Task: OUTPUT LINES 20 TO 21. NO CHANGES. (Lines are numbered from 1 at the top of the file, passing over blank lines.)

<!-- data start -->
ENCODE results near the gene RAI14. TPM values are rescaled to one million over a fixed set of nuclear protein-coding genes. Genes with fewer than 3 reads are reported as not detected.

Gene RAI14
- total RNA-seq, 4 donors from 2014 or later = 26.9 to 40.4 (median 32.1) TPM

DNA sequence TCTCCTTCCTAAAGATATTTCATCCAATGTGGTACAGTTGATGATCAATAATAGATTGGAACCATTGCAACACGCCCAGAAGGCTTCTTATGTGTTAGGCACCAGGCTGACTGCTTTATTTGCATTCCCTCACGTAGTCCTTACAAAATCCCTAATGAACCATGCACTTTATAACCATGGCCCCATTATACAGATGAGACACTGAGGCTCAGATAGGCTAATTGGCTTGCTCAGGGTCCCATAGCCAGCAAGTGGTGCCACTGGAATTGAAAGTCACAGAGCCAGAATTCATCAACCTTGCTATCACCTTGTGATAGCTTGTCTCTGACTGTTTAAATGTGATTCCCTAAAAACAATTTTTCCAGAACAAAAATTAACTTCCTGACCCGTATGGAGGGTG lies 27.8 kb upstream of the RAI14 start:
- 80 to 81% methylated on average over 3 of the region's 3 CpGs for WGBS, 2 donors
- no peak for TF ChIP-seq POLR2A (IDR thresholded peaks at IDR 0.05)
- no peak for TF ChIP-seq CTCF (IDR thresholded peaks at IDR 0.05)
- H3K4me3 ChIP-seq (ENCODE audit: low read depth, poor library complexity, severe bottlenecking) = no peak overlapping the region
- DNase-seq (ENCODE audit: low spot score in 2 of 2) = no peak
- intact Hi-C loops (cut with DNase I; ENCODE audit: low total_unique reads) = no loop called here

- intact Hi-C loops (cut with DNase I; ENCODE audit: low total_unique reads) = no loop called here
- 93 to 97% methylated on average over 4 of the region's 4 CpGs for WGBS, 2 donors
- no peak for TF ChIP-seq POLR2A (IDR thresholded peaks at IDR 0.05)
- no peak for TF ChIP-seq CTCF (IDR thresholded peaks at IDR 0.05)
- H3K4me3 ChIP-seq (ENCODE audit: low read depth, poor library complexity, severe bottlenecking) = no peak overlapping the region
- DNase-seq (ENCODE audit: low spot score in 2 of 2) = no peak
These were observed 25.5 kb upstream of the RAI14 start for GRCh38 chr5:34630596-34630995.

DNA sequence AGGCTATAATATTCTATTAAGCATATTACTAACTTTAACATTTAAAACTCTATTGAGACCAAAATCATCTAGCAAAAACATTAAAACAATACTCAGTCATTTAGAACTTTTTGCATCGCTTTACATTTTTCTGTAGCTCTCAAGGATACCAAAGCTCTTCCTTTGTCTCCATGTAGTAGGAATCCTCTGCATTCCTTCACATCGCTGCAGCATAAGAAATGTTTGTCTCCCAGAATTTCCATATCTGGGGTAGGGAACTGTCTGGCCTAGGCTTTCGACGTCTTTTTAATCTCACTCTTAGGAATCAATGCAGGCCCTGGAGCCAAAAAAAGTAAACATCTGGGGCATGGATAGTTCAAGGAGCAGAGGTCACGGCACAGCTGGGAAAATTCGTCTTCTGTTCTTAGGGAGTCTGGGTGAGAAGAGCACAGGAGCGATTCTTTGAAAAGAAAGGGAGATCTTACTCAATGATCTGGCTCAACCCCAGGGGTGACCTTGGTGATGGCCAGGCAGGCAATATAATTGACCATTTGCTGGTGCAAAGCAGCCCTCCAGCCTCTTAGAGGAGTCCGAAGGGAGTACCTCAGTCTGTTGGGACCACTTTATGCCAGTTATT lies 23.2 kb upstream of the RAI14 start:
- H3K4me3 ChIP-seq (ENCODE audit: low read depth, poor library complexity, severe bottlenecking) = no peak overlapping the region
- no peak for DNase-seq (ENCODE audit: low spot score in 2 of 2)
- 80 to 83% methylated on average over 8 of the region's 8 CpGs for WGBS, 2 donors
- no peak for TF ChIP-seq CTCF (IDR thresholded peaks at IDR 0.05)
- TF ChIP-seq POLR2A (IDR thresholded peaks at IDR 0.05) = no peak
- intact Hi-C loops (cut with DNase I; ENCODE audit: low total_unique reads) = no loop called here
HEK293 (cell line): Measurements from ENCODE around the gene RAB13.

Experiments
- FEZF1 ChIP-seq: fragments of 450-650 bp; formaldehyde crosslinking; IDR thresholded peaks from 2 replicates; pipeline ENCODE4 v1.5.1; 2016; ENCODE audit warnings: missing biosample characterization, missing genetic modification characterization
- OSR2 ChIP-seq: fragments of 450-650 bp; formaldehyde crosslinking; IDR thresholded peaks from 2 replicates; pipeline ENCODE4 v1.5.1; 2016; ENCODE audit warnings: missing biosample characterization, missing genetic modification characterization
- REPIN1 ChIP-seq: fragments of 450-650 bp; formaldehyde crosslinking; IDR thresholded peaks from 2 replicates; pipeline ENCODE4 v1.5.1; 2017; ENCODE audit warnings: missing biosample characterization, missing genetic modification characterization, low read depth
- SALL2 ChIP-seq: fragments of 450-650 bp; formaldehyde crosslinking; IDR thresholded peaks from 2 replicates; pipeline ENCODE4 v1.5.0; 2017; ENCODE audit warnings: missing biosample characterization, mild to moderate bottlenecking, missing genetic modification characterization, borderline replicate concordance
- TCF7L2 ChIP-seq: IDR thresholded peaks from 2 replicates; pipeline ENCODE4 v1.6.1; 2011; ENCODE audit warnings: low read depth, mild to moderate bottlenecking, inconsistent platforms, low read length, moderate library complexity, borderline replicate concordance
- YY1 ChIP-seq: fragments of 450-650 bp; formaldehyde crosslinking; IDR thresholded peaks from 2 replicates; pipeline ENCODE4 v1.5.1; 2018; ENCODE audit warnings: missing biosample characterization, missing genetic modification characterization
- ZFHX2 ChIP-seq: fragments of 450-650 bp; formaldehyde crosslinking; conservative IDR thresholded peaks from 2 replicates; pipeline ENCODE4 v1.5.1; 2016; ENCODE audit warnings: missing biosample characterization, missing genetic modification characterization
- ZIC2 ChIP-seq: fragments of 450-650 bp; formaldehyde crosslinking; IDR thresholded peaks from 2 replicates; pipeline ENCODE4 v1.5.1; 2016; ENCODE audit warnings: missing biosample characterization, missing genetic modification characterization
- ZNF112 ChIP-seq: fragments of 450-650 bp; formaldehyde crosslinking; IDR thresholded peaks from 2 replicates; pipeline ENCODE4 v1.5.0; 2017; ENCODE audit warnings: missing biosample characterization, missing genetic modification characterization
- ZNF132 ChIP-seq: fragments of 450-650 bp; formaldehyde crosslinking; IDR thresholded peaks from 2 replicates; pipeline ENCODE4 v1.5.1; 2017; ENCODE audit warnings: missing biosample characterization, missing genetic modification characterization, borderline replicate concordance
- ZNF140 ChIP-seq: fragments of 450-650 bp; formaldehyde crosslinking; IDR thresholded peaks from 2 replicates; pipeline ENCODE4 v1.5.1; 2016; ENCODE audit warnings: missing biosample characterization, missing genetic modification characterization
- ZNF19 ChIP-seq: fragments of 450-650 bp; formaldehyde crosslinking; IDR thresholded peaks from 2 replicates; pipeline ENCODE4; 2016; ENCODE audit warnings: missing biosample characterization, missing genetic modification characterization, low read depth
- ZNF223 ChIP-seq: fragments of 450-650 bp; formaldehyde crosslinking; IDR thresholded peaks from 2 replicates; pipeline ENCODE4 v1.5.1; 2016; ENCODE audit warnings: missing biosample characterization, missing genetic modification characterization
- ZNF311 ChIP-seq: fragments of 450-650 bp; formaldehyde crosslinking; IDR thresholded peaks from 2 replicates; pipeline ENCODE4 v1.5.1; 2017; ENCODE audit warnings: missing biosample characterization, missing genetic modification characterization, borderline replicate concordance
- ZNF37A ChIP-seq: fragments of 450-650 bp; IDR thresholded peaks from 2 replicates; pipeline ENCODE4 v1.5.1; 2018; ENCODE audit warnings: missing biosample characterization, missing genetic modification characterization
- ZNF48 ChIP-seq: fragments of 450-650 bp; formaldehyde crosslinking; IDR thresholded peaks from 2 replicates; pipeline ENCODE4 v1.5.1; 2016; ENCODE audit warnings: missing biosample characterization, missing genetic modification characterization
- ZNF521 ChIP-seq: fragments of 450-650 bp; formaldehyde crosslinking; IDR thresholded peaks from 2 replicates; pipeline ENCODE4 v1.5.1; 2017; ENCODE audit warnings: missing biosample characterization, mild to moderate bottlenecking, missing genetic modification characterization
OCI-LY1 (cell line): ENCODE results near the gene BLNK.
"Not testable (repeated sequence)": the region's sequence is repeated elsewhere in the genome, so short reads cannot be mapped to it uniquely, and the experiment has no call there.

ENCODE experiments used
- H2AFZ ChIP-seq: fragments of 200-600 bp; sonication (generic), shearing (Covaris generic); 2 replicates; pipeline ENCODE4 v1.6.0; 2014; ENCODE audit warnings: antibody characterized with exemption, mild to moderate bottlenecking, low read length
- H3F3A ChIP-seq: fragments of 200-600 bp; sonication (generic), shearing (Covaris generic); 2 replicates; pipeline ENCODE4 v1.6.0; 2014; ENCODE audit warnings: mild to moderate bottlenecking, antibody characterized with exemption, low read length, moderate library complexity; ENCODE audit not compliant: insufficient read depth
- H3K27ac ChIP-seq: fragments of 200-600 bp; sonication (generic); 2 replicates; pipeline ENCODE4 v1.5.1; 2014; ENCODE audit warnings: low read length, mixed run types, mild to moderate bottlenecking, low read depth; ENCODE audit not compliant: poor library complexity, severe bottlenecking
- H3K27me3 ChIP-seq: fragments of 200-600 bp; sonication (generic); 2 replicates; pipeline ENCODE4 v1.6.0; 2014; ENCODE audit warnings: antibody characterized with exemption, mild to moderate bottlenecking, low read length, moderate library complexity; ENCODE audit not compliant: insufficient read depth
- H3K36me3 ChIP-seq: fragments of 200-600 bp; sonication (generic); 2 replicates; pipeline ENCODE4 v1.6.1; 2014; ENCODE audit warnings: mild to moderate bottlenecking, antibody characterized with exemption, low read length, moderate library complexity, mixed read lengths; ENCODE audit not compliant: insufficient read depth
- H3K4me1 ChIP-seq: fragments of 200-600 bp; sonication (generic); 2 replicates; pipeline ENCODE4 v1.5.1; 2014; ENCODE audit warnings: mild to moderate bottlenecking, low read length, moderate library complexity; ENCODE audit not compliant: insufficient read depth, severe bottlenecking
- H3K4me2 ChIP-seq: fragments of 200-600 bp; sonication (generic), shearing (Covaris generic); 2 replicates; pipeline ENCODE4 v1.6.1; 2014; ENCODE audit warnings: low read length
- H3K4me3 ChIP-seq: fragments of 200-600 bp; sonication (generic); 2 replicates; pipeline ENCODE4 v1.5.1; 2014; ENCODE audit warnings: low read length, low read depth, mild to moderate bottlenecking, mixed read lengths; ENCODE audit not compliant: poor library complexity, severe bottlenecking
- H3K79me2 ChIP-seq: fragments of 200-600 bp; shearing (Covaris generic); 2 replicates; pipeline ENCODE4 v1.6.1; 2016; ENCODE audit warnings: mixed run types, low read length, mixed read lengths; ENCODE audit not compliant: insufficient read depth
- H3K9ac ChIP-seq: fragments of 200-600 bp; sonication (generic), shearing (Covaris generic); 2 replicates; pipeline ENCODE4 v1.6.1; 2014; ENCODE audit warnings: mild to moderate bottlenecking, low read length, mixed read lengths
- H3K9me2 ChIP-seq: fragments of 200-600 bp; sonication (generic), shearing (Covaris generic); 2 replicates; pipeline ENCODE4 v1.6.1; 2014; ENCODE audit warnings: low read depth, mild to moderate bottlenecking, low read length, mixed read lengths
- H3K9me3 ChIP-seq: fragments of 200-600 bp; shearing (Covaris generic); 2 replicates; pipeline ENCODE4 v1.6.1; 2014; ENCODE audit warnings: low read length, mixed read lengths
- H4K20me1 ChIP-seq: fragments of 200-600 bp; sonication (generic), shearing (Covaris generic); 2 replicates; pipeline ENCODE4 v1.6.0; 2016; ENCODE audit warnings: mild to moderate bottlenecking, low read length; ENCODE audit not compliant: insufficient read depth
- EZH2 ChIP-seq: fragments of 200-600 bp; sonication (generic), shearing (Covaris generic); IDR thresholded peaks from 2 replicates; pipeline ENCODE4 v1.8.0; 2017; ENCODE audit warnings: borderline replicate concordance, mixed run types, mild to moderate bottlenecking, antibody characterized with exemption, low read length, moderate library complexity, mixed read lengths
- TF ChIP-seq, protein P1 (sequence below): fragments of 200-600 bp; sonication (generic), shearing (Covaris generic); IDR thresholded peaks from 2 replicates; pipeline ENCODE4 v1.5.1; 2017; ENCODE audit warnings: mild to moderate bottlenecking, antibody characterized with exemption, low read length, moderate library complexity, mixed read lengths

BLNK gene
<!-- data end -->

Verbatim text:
- no peak for DNase-seq (ENCODE audit: low spot score in 2 of 2)
- 80 to 83% methylated on average over 8 of the region's 8 CpGs for WGBS, 2 donors